If the rule of law matters to anyone, here’s what it did to Nathaniel Woods: it failed him in the biggest way. 

To understand how, you have to know the story of Woods’ arrest, so here’s the quick version. He was at a home allegedly known as a crack house, and Birmingham police were at the door to serve a warrant. These cops apparently knew Woods, and he apparently knew them. They argued, and Woods said he didn’t believe he had a warrant and refused to come out. 

So, the cops went in. According to court records from the prosecutors, Woods almost immediately surrendered and asked not to be maced. 

Not understanding what was happening, Woods’ alleged accomplice, Kerry Spencer, who was asleep in a back room when cops broke through the door to arrest Woods, picked up an assault rifle and came out firing. He killed three of the cops and injured a fourth. 

This is why Nathaniel Woods was murdered by Alabama on Thursday. 

For another man’s crimes. 

Oh, there was another explanation — one pushed by the prosecutors and by Marshall and Ivey the last two days — that makes so little sense it’s hard to believe grownups are repeating it. 

In order to charge Woods under Alabama’s accomplice law, which allows the state to hold people responsible for crimes they cause even if they’re not the person who commits the act, the state had to show that Woods intentionally lured the officers into the home knowing they would be shot. 

To prove this, the state presented evidence that Woods and Spencer had argued with two of the officers earlier in the day, and that Woods had allegedly told one officer that if he would “take off that badge,” Woods would “(mess) him up.” There were allegedly other threats made back and forth. And then everyone went on their way.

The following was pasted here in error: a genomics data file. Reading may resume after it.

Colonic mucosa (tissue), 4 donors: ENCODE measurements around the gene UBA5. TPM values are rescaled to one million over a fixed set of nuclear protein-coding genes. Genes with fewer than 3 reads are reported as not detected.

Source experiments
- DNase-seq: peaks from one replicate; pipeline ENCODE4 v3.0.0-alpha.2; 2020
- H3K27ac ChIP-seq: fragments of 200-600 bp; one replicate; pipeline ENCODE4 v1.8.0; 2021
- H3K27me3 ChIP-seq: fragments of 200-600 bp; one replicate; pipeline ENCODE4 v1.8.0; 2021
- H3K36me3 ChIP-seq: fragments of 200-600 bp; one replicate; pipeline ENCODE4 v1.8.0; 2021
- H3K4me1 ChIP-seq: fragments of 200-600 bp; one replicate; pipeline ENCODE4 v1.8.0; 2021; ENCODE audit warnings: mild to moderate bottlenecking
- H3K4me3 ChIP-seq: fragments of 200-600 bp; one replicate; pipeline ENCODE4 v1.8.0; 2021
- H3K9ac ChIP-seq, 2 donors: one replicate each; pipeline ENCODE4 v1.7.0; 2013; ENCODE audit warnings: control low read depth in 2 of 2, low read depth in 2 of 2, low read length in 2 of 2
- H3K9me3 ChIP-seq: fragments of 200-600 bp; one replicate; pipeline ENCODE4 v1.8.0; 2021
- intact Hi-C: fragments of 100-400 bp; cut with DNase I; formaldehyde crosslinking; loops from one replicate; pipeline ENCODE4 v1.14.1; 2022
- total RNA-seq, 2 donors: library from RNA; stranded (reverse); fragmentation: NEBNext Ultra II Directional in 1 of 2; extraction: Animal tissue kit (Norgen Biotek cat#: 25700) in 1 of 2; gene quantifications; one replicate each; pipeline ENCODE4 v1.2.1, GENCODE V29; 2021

But according to the prosecutors — and wrap your head around this — Woods knew they would be back with a warrant later and set up a trap to murder them. 

That’s the only way the accomplice statute can be applied here. Woods had to know the shooting was going to occur and he had to cause it to happen, which means he had to anticipate the police would come back looking for him and he had to arrange for Spencer to shoot them (or at least know that Spencer would shoot them). 

For the record, Spencer finds that just as silly as you. He has been consistent in his testimony that Woods had no idea that he was going to shoot the officers and that Woods played no role in the shooting. 

Didn’t matter. Woods was still arrested and charged, and that was the first failure. 

He received a lawyer who had no experience with capital murder cases and advised his client that a plea deal offered by the state for 20-25 years — Marshall inexplicably denied in a letter on Wednesday that a deal was offered, despite this plea deal being mentioned numerous times in court filings — shouldn’t be taken because the state had to prove that he participated in the crime. This was bad advice. 

So, Woods was failed again. 

A number of appeals deadlines were missed — failed again — and Woods’ ever-changing attorneys — failed again — attempted to file late appeals for rehearings. The criminal appeals court and Alabama Supreme Court refused to hear those late appeals, which argued ineffective counsel, among other things — and he was failed again. 

And, of course, you know the failures that happened on Thursday night, when all of the people who could have stopped this travesty instead hid behind a “rule of law” excuse to do nothing. To keep up the appearances of tough-on-crime politicians. To tout their “law and order” record. 

Which is odd, because you’d think stopping improper executions would be part of law and order.